Skloot's meticulous, riveting account strikes a humanistic balance between sociological history, venerable portraiture and Petri dish politics.

Pub Date: Feb. 9, 2010

ISBN: 978-1-4000-5217-2

Page Count: 320

Publisher: Crown

Review Posted Online: Dec. 22, 2010

Kirkus Reviews Issue: Jan. 1, 2010

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An absorbing, wide-ranging story of humans’ relationship with the water.

WHY WE SWIM

A study of swimming as sport, survival method, basis for community, and route to physical and mental well-being.

For Bay Area writer Tsui (American Chinatown: A People's History of Five Neighborhoods, 2009), swimming is in her blood. As she recounts, her parents met in a Hong Kong swimming pool, and she often visited the beach as a child and competed on a swim team in high school. Midway through the engaging narrative, the author explains how she rejoined the team at age 40, just as her 6-year-old was signing up for the first time. Chronicling her interviews with scientists and swimmers alike, Tsui notes the many health benefits of swimming, some of which are mental. Swimmers often achieve the “flow” state and get their best ideas while in the water. Her travels took her from the California coast, where she dove for abalone and swam from Alcatraz back to San Francisco, to Tokyo, where she heard about the “samurai swimming” martial arts tradition. In Iceland, she met Guðlaugur Friðþórsson, a local celebrity who, in 1984, survived six hours in a winter sea after his fishing vessel capsized, earning him the nickname “the human seal.” Although humans are generally adapted to life on land, the author discovered that some have extra advantages in the water. The Bajau people of Indonesia, for instance, can do 10-minute free dives while hunting because their spleens are 50% larger than average. For most, though, it’s simply a matter of practice. Tsui discussed swimming with Dara Torres, who became the oldest Olympic swimmer at age 41, and swam with Kim Chambers, one of the few people to complete the daunting Oceans Seven marathon swim challenge. Drawing on personal experience, history, biology, and social science, the author conveys the appeal of “an unflinching giving-over to an element” and makes a convincing case for broader access to swimming education (372,000 people still drown annually).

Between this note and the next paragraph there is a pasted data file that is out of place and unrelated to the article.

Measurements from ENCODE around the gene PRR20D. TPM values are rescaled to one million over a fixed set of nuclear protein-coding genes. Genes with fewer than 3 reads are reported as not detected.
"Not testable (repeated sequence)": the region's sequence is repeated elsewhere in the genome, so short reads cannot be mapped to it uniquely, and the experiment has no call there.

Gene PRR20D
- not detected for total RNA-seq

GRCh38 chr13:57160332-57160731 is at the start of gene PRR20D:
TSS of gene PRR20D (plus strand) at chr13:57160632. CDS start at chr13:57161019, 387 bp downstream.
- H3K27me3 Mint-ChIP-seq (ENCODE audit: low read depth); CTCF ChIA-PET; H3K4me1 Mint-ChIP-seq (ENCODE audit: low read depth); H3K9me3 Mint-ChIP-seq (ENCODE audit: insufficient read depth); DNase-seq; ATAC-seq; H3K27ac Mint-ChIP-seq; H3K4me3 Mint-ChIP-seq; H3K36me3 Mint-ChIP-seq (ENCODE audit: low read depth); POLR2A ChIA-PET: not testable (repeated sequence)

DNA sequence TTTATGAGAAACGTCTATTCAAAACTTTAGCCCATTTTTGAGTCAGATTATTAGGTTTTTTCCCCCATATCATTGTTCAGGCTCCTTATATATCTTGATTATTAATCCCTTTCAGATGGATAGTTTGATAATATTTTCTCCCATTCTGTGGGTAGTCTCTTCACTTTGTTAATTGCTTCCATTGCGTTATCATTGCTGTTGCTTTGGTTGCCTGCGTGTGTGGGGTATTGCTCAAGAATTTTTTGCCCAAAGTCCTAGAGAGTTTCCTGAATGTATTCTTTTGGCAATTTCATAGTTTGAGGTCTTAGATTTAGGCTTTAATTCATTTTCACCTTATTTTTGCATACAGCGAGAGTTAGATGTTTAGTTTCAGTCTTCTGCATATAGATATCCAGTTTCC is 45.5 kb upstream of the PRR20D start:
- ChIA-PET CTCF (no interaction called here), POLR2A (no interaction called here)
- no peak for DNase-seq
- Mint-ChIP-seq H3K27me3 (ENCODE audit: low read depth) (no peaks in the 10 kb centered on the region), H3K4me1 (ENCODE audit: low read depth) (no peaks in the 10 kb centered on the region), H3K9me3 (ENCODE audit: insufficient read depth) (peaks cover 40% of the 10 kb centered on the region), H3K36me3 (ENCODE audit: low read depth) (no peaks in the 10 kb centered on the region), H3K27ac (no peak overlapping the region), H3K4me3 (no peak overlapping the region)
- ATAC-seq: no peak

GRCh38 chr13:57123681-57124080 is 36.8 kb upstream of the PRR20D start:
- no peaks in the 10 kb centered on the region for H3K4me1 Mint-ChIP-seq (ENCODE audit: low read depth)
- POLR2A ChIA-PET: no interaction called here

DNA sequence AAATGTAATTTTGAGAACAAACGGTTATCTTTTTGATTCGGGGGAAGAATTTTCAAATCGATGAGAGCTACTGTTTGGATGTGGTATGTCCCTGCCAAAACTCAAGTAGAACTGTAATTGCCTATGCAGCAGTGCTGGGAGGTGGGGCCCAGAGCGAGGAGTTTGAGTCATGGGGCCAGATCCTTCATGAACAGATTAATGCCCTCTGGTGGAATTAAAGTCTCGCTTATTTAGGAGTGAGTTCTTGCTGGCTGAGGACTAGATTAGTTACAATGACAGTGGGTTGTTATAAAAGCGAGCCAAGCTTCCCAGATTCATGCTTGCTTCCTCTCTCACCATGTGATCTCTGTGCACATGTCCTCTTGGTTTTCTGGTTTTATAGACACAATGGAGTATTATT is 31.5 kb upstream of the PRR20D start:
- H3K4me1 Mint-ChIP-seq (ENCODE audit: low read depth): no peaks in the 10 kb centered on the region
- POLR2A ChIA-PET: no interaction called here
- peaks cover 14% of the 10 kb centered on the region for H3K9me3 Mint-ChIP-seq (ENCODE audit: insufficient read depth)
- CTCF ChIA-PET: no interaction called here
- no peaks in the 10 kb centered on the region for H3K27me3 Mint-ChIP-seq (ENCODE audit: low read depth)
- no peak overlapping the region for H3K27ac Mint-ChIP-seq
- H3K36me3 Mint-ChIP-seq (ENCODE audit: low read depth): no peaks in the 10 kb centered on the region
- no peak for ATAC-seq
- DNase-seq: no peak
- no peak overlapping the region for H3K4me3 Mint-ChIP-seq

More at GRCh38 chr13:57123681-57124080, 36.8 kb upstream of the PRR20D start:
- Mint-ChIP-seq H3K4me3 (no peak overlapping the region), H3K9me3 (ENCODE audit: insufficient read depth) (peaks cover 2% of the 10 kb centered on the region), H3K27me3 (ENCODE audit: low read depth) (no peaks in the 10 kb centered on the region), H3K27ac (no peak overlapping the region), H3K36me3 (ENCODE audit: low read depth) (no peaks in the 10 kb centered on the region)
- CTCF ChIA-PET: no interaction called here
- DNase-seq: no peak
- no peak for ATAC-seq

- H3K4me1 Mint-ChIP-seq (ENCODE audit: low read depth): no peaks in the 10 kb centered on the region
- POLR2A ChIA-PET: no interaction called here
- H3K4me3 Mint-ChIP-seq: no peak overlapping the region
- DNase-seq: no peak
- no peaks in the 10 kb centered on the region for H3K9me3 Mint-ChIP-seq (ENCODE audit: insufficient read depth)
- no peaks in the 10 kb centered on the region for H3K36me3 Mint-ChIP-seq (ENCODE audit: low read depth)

An absorbing, wide-ranging story of humans’ relationship with the water.

Pub Date: April 14, 2020

ISBN: 978-1-61620-786-1

Page Count: 288

Publisher: Algonquin

Review Posted Online: Jan. 5, 2020

Kirkus Reviews Issue: Feb. 1, 2020